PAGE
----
News & Events

Cosmopolis Lunch Seminar: Sofie Vermeulen (VUB)

17 September 2014 , 12:00-14:00, Dep. of Geography library (6F331), VUB

Informal academic seminars to share research results, working papers, or anything else that is in progress, and to get feedback, opinions and ideas from colleagues. The Cosmopolis Lunch Seminars are open to everyone.

Sofie Vermeulen - The roles of ‘spatial visions’ in urban development projects. The Brussels Canal Zone: a case of post-industrial reconversion

Over the last decades the ambitions and results of post-industrial urban renewal are a key theme in urban studies and spatial planning. It takes place in a global context of accelerating neoliberalisation, privatization and increasing deregulation. In line with a parallel shift towards governance, the ad hoc ‘urban development project’ (UDP) became increasingly popular as a planning and policy device for reshaping run-down and impoverished (parts of) cities, most of them relicts of previous post-war industrial activities. Regardless the actor initiating them, such UDP’s envision changes in the built environment and/or social-cultural space. Consequently, UDP’s become processes in which visions, policy-making, participation and urban design  articulate with one anotherin a setting of different spatial scales, different policy scales and a multi-actor environment. Where most studies focus on participation or the urban design of UDP’s, this study zooms in on the normative visioning processes that take place in such a multi-actor setting. So far, little has been paid to the roles such visions play in urban policy making and spatial planning practice, while they are generally considered as key elements in UDPs.

The literature review shows that visions on how the future should look like are omnipresent in most organisational cultures, political programmes, urban renewal initiatives and resident’s s. The same is true for professional spatial planning practice - a conceptual spatial vision serves as a normative frame and underpins most urban designs and master plans. In business and politics such visions generally materialize as corporate identity strategies, business plans, political programs, policy agreements or manifestos. In spatial planning practice visions often have an outspoken spatial component and therefore take the form of cartographic representations, sketches, design proposals,

master plans, collages, renderings and so on. Especially in urban development projects, planners and designers generally consider ‘spatial visions’ as essential elements of the global project design. In practice however, it often occurs that policy makers, civil society and urban planners/designers propose diverging visions on future reconversion, reflecting their proper interests. This gap tends to jeopardize the realization and the final socio-spatial quality of an urban project. Current research on visions and visioning often focuses on (1) the management of the planning process, (2) the (lack) of participation by various actors such as inhabitants, public authorities, private companies or organisations in civil society, (power relations) or (3) the impact vis-à-vis the initial project goals.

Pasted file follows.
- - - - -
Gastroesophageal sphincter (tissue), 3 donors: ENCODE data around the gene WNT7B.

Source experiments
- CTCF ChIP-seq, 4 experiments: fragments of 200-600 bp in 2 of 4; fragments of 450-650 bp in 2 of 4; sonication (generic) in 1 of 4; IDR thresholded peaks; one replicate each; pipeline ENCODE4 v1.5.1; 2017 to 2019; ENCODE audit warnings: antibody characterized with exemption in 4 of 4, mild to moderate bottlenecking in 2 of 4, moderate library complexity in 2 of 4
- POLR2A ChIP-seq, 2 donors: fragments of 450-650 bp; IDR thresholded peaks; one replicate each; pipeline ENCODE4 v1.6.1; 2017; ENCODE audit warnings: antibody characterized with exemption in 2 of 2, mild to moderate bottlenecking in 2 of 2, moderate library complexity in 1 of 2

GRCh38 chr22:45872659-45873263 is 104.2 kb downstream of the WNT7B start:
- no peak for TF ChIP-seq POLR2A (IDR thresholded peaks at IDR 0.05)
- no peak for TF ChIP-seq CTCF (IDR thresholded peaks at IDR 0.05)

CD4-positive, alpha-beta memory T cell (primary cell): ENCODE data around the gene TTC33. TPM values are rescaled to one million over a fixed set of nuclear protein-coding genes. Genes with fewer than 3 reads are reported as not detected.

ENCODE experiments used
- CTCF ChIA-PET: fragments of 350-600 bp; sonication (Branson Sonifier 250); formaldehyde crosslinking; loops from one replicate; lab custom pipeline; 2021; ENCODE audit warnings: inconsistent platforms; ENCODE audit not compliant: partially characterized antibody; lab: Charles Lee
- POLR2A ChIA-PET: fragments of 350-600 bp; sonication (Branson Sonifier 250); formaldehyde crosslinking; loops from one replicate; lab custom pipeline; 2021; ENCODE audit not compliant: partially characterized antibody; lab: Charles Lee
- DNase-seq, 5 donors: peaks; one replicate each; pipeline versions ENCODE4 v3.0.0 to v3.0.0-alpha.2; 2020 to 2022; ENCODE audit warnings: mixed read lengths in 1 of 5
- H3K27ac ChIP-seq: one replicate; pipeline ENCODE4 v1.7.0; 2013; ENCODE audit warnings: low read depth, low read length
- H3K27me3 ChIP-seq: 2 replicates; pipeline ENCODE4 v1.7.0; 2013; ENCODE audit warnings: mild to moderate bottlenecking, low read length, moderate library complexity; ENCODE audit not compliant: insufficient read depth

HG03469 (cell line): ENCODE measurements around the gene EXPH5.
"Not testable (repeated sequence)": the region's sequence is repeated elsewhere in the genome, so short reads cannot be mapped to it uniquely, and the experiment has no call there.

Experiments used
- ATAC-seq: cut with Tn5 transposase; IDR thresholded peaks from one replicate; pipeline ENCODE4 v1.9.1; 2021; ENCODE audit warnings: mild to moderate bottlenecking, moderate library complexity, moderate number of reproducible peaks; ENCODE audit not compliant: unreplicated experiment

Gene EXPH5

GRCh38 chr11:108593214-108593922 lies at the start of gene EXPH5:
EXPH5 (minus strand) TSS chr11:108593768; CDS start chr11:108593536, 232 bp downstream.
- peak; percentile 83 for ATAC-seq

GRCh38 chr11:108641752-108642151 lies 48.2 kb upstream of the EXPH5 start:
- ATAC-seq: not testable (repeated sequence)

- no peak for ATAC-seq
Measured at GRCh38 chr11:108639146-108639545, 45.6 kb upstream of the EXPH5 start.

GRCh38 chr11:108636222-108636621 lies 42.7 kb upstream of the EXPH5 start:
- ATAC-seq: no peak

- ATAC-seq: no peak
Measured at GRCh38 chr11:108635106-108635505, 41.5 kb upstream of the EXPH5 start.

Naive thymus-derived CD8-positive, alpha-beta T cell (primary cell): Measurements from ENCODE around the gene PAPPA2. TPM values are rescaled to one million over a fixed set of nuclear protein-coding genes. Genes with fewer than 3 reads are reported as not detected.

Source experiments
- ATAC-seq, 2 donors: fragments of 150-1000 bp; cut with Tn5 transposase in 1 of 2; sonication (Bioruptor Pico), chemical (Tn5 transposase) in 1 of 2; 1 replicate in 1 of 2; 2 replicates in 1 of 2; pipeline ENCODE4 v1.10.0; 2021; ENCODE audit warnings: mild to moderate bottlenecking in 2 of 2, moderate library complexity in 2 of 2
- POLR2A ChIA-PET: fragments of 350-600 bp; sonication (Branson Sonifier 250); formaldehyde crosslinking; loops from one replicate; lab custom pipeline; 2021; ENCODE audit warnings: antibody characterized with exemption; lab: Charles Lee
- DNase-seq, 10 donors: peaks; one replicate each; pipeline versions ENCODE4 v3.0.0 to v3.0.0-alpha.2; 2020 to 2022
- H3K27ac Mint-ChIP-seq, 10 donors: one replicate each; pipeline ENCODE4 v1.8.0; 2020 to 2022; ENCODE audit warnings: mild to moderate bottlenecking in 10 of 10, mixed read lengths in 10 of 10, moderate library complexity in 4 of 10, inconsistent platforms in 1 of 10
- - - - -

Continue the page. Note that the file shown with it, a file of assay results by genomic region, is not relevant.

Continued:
Few studies engage into the question what exactly ‘spatial visions’ are about, which role they play in urban development projects and in which way they contribute to the eventual quality and legitimation of the urban development project. These aspects are emphasized in this study on the specific case of the contemporary renewal of the Brussels’ Canal Zone. The qualitative analysis is based on data obtained through a combination of literature research, policy analysis, thematic cartography and a series of expert interviews. Informed by urban regime theory and discourse analysis, each project is discussed. Not only the ambitions, the development coalitions and eventual realization are detailed, also the content, the form (discourses and designs) and the roles of different spatial visions are scrutinized. The results show that two conditions are required for the successful realization of an urban project and a widely supported appropriation by the end users after realization. The first condition prescribes the collaborative formulation of the problem at stake. The second condition demands for a shared construction of an image for the future development of the problem defined, a project-story which is shared.